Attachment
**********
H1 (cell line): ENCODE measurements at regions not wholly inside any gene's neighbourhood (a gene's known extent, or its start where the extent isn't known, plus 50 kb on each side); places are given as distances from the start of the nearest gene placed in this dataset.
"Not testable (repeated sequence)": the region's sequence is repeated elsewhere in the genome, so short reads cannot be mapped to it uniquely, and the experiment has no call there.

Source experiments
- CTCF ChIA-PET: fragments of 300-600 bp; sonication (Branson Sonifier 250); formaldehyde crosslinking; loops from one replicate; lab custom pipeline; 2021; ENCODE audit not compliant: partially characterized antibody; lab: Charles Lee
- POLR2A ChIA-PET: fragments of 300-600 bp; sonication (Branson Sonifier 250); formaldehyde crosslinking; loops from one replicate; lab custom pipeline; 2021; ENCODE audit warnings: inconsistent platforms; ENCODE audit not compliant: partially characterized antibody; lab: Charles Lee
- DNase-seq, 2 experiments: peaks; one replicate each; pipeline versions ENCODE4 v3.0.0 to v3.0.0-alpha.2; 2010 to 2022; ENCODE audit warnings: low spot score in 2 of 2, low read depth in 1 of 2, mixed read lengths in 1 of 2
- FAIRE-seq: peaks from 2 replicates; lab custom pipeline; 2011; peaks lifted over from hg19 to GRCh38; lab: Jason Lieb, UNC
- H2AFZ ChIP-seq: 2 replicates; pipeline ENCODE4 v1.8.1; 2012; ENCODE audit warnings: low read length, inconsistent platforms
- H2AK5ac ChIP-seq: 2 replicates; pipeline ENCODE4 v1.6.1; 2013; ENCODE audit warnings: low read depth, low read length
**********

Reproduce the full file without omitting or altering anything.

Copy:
H1 (cell line): ENCODE measurements at regions not wholly inside any gene's neighbourhood (a gene's known extent, or its start where the extent isn't known, plus 50 kb on each side); places are given as distances from the start of the nearest gene placed in this dataset.
"Not testable (repeated sequence)": the region's sequence is repeated elsewhere in the genome, so short reads cannot be mapped to it uniquely, and the experiment has no call there.

Source experiments
- CTCF ChIA-PET: fragments of 300-600 bp; sonication (Branson Sonifier 250); formaldehyde crosslinking; loops from one replicate; lab custom pipeline; 2021; ENCODE audit not compliant: partially characterized antibody; lab: Charles Lee
- POLR2A ChIA-PET: fragments of 300-600 bp; sonication (Branson Sonifier 250); formaldehyde crosslinking; loops from one replicate; lab custom pipeline; 2021; ENCODE audit warnings: inconsistent platforms; ENCODE audit not compliant: partially characterized antibody; lab: Charles Lee
- DNase-seq, 2 experiments: peaks; one replicate each; pipeline versions ENCODE4 v3.0.0 to v3.0.0-alpha.2; 2010 to 2022; ENCODE audit warnings: low spot score in 2 of 2, low read depth in 1 of 2, mixed read lengths in 1 of 2
- FAIRE-seq: peaks from 2 replicates; lab custom pipeline; 2011; peaks lifted over from hg19 to GRCh38; lab: Jason Lieb, UNC
- H2AFZ ChIP-seq: 2 replicates; pipeline ENCODE4 v1.8.1; 2012; ENCODE audit warnings: low read length, inconsistent platforms
- H2AK5ac ChIP-seq: 2 replicates; pipeline ENCODE4 v1.6.1; 2013; ENCODE audit warnings: low read depth, low read length